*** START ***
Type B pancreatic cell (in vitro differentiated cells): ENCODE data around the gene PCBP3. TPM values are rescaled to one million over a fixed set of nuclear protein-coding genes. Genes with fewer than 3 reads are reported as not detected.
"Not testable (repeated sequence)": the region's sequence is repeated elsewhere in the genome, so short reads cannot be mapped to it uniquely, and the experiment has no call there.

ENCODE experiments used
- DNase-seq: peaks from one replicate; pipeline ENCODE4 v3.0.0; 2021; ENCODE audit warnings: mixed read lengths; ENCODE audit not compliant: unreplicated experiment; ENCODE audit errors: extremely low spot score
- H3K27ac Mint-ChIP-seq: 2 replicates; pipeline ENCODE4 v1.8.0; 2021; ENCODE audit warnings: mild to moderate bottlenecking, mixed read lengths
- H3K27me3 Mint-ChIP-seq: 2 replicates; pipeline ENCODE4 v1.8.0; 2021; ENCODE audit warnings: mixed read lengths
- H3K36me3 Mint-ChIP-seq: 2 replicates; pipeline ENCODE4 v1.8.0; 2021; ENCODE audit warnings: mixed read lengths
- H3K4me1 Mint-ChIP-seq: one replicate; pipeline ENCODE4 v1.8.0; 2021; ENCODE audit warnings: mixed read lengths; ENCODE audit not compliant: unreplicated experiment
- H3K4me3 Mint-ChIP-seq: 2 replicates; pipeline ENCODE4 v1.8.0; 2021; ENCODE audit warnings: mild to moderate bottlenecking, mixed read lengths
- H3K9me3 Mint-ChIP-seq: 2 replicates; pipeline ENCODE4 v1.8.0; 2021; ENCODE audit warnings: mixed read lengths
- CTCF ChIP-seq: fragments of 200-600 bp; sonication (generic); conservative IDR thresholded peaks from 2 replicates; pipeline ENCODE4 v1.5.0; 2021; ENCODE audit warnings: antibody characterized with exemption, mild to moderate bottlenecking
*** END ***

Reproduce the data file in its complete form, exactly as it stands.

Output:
Type B pancreatic cell (in vitro differentiated cells): ENCODE data around the gene PCBP3. TPM values are rescaled to one million over a fixed set of nuclear protein-coding genes. Genes with fewer than 3 reads are reported as not detected.
"Not testable (repeated sequence)": the region's sequence is repeated elsewhere in the genome, so short reads cannot be mapped to it uniquely, and the experiment has no call there.

ENCODE experiments used
- DNase-seq: peaks from one replicate; pipeline ENCODE4 v3.0.0; 2021; ENCODE audit warnings: mixed read lengths; ENCODE audit not compliant: unreplicated experiment; ENCODE audit errors: extremely low spot score
- H3K27ac Mint-ChIP-seq: 2 replicates; pipeline ENCODE4 v1.8.0; 2021; ENCODE audit warnings: mild to moderate bottlenecking, mixed read lengths
- H3K27me3 Mint-ChIP-seq: 2 replicates; pipeline ENCODE4 v1.8.0; 2021; ENCODE audit warnings: mixed read lengths
- H3K36me3 Mint-ChIP-seq: 2 replicates; pipeline ENCODE4 v1.8.0; 2021; ENCODE audit warnings: mixed read lengths
- H3K4me1 Mint-ChIP-seq: one replicate; pipeline ENCODE4 v1.8.0; 2021; ENCODE audit warnings: mixed read lengths; ENCODE audit not compliant: unreplicated experiment
- H3K4me3 Mint-ChIP-seq: 2 replicates; pipeline ENCODE4 v1.8.0; 2021; ENCODE audit warnings: mild to moderate bottlenecking, mixed read lengths
- H3K9me3 Mint-ChIP-seq: 2 replicates; pipeline ENCODE4 v1.8.0; 2021; ENCODE audit warnings: mixed read lengths
- CTCF ChIP-seq: fragments of 200-600 bp; sonication (generic); conservative IDR thresholded peaks from 2 replicates; pipeline ENCODE4 v1.5.0; 2021; ENCODE audit warnings: antibody characterized with exemption, mild to moderate bottlenecking